SINGAPORE — It is almost human instinct to be tempted by instant gratification when it comes to food but persistently doing so could lead to serious health consequences, said Health Minister Ong Ye Kung on Tuesday (4 October).
Speaking in Parliament during the debate on the White Paper on the Healthier SG reform programme, Ong acknowledged some of these temptations that Singapore residents face.
"Have a puff to destress now and worry about your health later, eat the cheesecake now and worry about the sugar later, eat the fried chicken now, laze around instead of exercising, binge watch a series instead of having a good night’s sleep," he said.
While nothing bad will happen immediately, such habits accumulate to cause serious diseases or can aggravate existing illnesses later, according to Ong.
"If you keep dropping every grain of sand, it becomes a bucket and by then it would cause us a big burden, which can cost us our organs, our limbs, our minds, our lives."
Urging moderation while enjoying things in life, especially good food, he said, "So let us try to live without regrets."
Initial costs of Healthier SG
Healthier SG is a programme aimed at expanding preventive care for residents in Singapore. Among the measures is enabling residents to choose their family doctor to build a long-term preventive care relationship to cover their healthcare needs.
The programme will require an estimated setup cost of over $1 billion over the next three to four years, Ong said.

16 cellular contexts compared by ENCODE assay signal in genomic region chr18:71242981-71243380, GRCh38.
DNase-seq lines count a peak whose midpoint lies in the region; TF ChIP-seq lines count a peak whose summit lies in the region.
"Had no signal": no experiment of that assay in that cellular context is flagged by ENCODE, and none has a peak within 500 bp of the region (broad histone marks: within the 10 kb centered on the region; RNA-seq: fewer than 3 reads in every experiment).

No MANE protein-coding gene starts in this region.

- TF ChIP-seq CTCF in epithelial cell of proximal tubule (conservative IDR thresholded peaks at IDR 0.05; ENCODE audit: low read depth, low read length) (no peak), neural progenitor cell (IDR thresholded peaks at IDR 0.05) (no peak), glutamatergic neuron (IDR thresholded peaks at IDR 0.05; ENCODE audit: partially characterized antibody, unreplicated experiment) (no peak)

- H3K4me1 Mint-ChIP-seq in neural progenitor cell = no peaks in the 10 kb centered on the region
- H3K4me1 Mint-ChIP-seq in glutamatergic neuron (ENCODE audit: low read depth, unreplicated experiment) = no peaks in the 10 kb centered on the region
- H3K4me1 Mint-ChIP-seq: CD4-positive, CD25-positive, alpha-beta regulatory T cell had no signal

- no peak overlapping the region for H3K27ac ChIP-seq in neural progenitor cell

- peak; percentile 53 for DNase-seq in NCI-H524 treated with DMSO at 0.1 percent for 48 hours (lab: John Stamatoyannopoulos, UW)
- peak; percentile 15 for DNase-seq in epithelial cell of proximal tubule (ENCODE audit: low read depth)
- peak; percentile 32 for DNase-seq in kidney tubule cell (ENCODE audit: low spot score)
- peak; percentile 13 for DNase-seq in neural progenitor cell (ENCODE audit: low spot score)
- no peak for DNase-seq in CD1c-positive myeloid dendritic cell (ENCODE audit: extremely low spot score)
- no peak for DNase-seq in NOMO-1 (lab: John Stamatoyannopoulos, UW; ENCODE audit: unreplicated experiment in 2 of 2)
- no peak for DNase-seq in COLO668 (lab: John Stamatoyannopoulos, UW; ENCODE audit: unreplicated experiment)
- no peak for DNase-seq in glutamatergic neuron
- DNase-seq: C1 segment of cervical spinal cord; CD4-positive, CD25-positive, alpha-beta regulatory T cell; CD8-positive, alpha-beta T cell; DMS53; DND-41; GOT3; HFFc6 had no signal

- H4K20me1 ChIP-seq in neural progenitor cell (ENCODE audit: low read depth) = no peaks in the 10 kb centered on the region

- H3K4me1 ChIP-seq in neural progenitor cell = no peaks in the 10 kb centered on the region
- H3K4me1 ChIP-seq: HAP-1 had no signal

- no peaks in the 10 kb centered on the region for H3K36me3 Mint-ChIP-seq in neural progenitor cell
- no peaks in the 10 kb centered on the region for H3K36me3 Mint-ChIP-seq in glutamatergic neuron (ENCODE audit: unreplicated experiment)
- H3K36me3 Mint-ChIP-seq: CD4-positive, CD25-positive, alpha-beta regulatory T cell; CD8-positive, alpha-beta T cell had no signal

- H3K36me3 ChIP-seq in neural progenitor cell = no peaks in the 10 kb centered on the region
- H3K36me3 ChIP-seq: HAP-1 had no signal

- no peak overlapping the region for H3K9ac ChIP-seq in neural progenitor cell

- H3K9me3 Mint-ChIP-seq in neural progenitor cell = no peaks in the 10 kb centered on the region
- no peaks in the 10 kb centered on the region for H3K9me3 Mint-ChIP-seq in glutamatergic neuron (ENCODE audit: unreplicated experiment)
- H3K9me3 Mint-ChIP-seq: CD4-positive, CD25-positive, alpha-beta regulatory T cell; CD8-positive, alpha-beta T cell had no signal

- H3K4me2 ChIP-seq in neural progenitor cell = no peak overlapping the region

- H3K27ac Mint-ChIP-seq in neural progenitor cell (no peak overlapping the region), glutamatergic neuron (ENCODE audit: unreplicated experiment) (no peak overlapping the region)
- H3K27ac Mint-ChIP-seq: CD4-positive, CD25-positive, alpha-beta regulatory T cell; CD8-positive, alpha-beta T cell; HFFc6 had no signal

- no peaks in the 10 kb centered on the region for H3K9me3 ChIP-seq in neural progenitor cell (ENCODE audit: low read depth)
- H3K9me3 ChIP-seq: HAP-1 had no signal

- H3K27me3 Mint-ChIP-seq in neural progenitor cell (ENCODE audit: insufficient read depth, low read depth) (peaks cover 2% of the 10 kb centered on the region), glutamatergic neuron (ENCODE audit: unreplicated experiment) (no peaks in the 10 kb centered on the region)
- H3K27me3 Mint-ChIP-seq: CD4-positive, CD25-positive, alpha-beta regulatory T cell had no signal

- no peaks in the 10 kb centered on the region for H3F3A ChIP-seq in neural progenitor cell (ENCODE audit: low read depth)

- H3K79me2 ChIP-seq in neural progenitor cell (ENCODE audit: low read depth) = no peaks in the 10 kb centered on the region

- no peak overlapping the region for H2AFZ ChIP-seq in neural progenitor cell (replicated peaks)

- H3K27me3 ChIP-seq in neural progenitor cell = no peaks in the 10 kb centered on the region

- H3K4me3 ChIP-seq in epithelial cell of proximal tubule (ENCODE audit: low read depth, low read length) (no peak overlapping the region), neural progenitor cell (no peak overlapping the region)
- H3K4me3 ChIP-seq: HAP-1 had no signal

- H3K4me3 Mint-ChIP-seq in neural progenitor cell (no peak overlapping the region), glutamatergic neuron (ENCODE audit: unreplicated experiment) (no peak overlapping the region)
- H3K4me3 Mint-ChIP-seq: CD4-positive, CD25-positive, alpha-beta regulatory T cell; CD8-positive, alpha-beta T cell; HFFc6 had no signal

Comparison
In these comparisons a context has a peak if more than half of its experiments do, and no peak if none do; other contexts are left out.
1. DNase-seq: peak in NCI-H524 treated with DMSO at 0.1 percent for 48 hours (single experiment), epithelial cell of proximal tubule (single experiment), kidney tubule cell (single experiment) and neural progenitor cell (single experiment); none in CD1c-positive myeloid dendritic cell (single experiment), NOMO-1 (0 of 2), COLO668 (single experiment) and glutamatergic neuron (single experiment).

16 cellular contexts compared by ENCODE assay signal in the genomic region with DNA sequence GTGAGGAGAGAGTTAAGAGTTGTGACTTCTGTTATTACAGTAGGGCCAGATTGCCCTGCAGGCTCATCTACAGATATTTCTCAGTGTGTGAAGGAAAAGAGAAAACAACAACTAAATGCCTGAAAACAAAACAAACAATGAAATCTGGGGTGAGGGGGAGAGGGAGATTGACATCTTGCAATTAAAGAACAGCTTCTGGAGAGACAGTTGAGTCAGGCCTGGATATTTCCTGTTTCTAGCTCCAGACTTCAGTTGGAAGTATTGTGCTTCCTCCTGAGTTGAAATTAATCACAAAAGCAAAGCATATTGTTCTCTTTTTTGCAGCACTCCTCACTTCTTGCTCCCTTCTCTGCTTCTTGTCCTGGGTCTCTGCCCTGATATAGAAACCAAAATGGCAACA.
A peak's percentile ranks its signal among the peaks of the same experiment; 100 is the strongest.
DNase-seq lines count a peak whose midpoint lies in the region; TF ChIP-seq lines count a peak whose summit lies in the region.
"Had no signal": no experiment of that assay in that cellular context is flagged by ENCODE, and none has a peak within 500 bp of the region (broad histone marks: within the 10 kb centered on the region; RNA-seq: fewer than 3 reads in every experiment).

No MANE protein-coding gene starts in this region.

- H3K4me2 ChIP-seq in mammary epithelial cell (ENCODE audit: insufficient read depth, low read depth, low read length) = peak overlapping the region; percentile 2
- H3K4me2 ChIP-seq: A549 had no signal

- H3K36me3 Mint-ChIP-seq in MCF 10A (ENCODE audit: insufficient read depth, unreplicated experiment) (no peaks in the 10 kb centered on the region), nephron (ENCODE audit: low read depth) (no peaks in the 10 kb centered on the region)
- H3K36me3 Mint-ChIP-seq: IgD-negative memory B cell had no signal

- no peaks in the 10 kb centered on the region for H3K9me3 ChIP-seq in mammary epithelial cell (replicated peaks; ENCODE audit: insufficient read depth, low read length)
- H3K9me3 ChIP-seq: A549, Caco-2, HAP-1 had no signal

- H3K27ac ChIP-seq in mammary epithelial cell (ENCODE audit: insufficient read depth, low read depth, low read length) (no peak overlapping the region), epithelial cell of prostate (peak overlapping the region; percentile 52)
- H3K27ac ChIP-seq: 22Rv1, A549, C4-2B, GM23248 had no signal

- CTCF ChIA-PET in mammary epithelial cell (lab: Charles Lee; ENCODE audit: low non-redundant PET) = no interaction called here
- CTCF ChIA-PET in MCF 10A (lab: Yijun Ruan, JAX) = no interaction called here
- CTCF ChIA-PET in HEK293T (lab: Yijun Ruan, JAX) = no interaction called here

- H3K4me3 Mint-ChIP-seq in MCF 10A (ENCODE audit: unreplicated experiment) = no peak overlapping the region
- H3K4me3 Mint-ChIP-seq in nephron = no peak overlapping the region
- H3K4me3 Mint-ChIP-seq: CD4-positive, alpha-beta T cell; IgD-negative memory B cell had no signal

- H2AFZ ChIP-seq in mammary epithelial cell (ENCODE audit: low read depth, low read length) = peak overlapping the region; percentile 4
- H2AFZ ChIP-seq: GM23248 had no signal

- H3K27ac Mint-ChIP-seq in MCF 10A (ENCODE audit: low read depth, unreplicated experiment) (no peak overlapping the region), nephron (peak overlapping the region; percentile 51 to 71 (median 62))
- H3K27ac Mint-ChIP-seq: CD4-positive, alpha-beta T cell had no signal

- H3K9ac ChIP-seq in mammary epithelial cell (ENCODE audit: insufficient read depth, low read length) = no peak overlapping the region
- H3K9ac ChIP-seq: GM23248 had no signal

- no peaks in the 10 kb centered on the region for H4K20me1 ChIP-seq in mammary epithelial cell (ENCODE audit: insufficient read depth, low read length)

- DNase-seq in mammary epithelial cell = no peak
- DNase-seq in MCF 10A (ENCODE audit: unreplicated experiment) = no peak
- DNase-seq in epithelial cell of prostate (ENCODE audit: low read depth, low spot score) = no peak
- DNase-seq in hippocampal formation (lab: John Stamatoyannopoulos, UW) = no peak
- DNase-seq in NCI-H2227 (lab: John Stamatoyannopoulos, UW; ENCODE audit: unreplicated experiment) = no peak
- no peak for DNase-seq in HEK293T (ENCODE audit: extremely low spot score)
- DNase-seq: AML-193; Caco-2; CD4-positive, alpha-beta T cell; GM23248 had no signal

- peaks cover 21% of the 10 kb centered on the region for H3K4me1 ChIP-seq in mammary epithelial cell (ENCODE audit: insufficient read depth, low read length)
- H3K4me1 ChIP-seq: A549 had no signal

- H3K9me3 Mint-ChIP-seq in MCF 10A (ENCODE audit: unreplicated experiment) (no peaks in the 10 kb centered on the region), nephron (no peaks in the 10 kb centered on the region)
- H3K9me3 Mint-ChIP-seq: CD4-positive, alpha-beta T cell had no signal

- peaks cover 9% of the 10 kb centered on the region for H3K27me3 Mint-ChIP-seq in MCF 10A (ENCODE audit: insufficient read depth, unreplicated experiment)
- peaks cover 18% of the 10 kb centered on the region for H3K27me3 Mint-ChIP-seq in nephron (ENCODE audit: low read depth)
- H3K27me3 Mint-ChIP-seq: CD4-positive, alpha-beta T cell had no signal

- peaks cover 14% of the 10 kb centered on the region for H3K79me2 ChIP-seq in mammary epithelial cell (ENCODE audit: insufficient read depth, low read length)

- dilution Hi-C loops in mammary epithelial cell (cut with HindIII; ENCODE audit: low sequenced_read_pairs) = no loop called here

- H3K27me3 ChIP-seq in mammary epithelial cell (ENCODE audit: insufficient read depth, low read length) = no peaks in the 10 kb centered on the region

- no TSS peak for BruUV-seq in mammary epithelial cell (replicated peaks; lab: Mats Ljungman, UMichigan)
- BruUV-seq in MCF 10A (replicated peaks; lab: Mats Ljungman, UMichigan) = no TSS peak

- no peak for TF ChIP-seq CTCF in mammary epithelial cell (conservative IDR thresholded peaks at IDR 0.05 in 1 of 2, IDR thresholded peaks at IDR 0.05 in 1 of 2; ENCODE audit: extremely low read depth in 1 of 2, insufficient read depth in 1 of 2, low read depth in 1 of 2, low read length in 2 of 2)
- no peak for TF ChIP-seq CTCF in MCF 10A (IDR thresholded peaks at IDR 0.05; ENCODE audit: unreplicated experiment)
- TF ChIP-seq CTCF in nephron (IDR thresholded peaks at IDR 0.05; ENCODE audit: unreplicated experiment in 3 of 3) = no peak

The funds will go towards new information technology (IT) systems, ground support capabilities, and support to provide general practitioners (GPs) with the necessary IT enhancements.
Another $400 million per year will go towards recurrent costs for Healthier SG. These cover measures such as free health screenings for cancers and selected chronic conditions as well as annual service fees for GPs.
"We spend about six per cent of our healthcare budget on preventive care annually, such as to fund HPB (Health Promotion Board). With Healthier SG, we will and we want to grow this – perhaps to double the share of total healthcare expenditure," Ong said.
Singapore's national healthcare expenditure is currently about $22 billion a year. This is expected to multiply some threefold in the coming 10 years to $60 billion in 2030.
"In making these investments, our main and primary motivation is to reduce disease burden and the suffering of our people and their loved ones," Ong said.
What will Healthier SG mean for Singapore residents?
Healthier SG is a transformation of Singapore's healthcare system not only to focus on preventive care instead of curative care, it is also to steer care away from hospitals toward the community.
"To rely less on doctors for health, but depend on communities, our families, and ourselves. Live up to the name of Ministry of Health, not Ministry of Sickness," Ong said.
The reforms include:
Encouraged enrolment with a family doctor: Enrolment with these doctors will be opened to those aged 60 and above in the second half of 2023, followed by those in the 40 to 59 age group in the next two years.